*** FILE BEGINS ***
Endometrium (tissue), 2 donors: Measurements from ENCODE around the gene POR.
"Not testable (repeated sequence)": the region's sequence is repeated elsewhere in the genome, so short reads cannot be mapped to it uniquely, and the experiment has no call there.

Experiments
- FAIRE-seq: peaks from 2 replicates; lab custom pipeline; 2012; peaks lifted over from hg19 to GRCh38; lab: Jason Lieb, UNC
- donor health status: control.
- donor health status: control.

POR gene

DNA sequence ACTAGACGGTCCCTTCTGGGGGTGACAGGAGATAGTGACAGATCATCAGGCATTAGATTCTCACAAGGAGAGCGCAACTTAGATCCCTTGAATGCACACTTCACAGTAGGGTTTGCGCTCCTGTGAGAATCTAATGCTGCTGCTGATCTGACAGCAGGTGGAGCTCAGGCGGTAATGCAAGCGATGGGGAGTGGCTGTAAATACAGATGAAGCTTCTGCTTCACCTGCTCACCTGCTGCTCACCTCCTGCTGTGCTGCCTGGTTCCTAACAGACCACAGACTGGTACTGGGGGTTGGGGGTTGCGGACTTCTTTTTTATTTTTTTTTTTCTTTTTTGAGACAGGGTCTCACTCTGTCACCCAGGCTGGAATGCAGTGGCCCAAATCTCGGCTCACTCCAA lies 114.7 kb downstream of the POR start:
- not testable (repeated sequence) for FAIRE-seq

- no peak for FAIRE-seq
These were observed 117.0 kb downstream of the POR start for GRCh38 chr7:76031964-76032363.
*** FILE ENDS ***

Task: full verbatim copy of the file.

Endometrium (tissue), 2 donors: Measurements from ENCODE around the gene POR.
"Not testable (repeated sequence)": the region's sequence is repeated elsewhere in the genome, so short reads cannot be mapped to it uniquely, and the experiment has no call there.

Experiments
- FAIRE-seq: peaks from 2 replicates; lab custom pipeline; 2012; peaks lifted over from hg19 to GRCh38; lab: Jason Lieb, UNC
- donor health status: control.
- donor health status: control.

POR gene

DNA sequence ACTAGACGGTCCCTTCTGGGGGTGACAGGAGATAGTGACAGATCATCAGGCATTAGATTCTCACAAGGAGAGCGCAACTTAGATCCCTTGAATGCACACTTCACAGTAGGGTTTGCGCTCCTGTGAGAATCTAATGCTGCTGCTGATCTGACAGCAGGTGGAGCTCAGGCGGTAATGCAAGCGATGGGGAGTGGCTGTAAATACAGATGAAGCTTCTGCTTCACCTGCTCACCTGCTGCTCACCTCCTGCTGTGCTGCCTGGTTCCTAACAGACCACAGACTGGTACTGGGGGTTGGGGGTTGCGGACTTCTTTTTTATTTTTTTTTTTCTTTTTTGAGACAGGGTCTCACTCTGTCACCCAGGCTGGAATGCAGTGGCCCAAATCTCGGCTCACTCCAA lies 114.7 kb downstream of the POR start:
- not testable (repeated sequence) for FAIRE-seq

- no peak for FAIRE-seq
These were observed 117.0 kb downstream of the POR start for GRCh38 chr7:76031964-76032363.